The COVID-19 pandemic has seen many artists take their work online. Here, Caragh Medlicott shares her thoughts on festivals going digital, drawing on her recent experience of End of the Road’s digital event, ‘In the garden of streaming’.
It’s hard to believe that this time last year the idea of a “socially distanced” anything simply didn’t exist. We’ve acclimated to our new normal, only to find that some unexpected memory can suddenly shine a harsh light on our unsettling reality. When End of the Road’s marketing email landed in my inbox promising a live-stream evening to supplant its usual four-day extravaganza I felt an acute twist of nostalgia for a festival date that is usually iron-clad in my calendar.
There’s something about festivals, and I suppose music festivals in particular, that gives license to the throwing out of daily life and all its banal worries and anxieties. It’s not just the drinking in fields or copious amounts of street food, it’s a sense of being all-in – from uncharged phones to mornings waking up cold and hungover in a damp tent – the real world feels far away. Festivals are, for lack of a better word, festive; their very nature is energetic, atmospheric and busy. Of course, these are also the very things that make them entirely COVID-inappropriate. Thousands of people, from a multitude of locations, pooling into beer-drenched crowds and cramped sleeping quarters? Sorry, the virus says no.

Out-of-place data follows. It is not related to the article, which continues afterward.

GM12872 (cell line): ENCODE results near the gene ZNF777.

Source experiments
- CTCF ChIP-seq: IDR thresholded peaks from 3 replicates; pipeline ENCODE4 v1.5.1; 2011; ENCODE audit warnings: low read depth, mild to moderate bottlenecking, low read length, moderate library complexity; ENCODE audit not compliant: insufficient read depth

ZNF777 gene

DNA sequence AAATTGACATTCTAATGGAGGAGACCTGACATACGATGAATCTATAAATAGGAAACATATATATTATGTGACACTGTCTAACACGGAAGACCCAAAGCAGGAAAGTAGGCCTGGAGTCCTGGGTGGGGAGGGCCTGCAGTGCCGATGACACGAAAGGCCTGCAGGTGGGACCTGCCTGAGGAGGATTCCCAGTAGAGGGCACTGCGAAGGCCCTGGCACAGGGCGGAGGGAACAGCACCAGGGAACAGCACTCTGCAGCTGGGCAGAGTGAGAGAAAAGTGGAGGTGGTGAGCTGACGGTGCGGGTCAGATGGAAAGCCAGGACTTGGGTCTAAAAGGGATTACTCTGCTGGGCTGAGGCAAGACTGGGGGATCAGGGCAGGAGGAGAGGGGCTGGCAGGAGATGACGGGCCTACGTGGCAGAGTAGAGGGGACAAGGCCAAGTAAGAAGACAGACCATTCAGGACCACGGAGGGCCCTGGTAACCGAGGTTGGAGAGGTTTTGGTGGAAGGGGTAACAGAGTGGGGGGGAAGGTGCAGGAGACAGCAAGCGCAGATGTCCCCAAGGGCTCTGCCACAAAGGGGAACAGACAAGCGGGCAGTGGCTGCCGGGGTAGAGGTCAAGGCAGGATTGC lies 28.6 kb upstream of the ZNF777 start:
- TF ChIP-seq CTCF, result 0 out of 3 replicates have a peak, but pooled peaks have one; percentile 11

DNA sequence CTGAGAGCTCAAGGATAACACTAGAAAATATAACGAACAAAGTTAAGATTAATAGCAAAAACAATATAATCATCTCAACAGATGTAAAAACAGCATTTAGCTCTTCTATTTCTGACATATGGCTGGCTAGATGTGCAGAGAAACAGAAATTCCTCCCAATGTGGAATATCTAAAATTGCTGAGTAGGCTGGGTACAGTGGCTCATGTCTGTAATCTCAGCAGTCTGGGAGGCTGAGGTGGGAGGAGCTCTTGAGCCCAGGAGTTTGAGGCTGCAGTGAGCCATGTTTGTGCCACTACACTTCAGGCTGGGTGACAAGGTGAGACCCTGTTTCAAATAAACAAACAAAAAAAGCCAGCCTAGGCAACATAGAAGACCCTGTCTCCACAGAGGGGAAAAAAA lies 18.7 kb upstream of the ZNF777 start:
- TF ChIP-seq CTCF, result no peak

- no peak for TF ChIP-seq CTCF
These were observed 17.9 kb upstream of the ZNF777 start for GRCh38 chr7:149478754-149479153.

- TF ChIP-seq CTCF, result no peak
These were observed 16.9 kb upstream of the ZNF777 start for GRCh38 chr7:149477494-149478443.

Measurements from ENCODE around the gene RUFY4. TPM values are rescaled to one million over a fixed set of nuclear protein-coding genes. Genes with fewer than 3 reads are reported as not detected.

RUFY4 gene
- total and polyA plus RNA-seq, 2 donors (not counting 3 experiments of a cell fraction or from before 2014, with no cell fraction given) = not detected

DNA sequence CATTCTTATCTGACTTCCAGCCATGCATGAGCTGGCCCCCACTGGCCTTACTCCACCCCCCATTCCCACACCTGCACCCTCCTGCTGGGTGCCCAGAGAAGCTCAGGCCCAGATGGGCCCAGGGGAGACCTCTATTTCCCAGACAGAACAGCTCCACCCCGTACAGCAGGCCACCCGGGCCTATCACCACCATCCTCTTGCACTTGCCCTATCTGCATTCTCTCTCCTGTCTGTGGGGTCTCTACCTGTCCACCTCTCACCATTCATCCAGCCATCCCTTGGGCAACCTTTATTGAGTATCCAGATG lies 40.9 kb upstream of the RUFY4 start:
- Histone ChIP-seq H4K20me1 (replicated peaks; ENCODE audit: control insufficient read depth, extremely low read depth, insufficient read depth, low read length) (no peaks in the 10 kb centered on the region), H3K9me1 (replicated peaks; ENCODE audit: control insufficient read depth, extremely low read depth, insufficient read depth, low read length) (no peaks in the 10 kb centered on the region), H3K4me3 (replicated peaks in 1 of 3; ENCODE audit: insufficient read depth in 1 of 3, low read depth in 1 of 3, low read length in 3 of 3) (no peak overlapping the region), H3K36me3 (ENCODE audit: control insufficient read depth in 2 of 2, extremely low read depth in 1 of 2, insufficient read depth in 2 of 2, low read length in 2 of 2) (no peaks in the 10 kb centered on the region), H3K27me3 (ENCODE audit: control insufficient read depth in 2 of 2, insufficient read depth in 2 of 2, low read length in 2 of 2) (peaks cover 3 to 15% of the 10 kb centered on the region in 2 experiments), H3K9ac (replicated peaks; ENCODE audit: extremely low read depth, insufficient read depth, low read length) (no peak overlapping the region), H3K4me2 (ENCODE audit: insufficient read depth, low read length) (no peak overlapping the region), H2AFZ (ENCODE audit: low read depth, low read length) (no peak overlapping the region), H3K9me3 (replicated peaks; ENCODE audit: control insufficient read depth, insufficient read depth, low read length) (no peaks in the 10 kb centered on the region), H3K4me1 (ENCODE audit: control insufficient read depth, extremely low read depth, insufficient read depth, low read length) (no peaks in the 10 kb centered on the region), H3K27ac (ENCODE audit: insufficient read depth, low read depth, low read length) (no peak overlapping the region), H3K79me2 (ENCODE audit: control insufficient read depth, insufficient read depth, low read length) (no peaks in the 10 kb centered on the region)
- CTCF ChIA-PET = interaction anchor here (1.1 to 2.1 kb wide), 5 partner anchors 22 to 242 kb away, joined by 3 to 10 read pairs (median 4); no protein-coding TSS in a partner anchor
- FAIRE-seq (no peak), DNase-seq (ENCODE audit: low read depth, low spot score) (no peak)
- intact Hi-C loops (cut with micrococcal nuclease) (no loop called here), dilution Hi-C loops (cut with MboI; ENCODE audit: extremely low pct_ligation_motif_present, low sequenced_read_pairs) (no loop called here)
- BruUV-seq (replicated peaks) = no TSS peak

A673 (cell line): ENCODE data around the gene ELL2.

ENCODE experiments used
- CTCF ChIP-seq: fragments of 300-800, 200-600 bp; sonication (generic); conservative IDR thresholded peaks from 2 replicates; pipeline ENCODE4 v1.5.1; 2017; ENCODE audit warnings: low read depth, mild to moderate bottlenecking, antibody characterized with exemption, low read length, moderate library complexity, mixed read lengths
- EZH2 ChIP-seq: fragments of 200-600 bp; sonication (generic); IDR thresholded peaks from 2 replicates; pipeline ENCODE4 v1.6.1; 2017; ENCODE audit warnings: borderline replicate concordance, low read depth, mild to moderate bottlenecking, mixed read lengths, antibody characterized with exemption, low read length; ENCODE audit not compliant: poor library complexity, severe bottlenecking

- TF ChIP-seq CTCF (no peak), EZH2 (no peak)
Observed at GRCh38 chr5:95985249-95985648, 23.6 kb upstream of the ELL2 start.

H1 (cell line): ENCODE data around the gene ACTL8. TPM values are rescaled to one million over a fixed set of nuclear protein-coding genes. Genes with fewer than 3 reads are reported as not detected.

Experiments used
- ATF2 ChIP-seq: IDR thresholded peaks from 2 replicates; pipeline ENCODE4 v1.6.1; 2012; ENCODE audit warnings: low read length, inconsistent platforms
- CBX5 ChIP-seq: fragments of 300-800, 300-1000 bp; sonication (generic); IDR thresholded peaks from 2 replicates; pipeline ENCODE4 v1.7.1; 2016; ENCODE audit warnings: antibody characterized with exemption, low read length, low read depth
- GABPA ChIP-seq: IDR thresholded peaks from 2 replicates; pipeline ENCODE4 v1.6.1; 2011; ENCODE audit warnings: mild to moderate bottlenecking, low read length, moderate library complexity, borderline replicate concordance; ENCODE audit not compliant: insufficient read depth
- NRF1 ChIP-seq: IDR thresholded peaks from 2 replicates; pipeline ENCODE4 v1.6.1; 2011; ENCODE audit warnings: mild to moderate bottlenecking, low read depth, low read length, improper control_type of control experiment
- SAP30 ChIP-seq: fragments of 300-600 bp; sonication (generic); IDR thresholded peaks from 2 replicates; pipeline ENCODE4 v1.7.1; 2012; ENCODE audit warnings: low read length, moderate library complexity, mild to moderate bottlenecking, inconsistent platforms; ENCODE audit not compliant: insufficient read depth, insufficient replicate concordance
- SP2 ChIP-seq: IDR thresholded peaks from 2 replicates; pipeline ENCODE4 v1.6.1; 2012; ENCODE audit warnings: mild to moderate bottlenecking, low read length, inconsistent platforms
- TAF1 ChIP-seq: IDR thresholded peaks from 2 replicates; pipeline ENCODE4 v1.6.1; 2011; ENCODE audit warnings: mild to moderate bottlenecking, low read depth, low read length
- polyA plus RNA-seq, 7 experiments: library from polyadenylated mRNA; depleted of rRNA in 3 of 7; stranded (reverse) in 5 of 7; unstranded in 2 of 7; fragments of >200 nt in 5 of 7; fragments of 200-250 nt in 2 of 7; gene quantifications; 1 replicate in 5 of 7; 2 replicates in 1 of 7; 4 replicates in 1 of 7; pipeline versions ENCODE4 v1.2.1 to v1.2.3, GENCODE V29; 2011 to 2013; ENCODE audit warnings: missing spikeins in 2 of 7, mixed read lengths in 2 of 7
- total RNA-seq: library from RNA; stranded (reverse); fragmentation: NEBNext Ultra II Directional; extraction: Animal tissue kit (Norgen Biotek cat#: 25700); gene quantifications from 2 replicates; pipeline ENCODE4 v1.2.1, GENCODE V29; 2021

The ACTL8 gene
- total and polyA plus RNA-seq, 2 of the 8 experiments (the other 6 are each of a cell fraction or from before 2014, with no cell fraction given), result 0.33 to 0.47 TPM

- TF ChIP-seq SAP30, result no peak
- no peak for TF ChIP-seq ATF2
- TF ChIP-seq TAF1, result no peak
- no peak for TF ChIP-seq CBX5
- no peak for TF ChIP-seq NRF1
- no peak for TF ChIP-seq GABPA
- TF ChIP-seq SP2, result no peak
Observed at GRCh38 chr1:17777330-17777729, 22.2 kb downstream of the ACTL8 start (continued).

So it is that the summer of 2020 has breezed by, marked by cancelled events and memorable festival reruns on TV. Attempts to go digital have been received with, on the whole, mixed results. In the case of a literary festival like Hay, the live-stream format seemed fairly capable of maintaining the festival’s core essence of interesting ideas and discussion. Even so, such success is caveated by the understanding that it’s not really the same. In the case of live-streamed music festivals especially, the digital offering is positioned more as a token gesture than anything resembling a real substitute.
In many ways, End of the Road is especially difficult to capture because of its eclectic nature; music lies at its heart but the extra elements of arts, crafts and comedy are far more than just add-ons. On a typical year, the festival’s grounds are transformed into a concoction of earthy Alice in Wonderland-style aesthetics complete with not just kooky, ivy-clad stages but oversized games of boomerang bowling, circus school and even a disco ship. Throw in the mix of giddy 20-somethings, parents carrying children slung in The Guardian totes – even the occasional peacock – and it’s not hard to see why this festival is both adored and huffily written off as “Radio 6 in a field”.
End of the Road title their digital event ‘In the garden of streaming’ and its poster promises performances from Modern Woman, The Golden Dregs, Katy J Pearson, Billy Nomates and Squid. After some personal technical difficulties, I find the live-stream gets off to a chilled start with resident artist Dan Jamieson conducting interviews with the upcoming acts while also producing their portraits in an impressive sub-five minute timeframe. This is the only real nod to the festival’s artistic amenities – and considering it’s also when the lack of bountiful audience is most notable – it feels wise that the evening doesn’t linger here.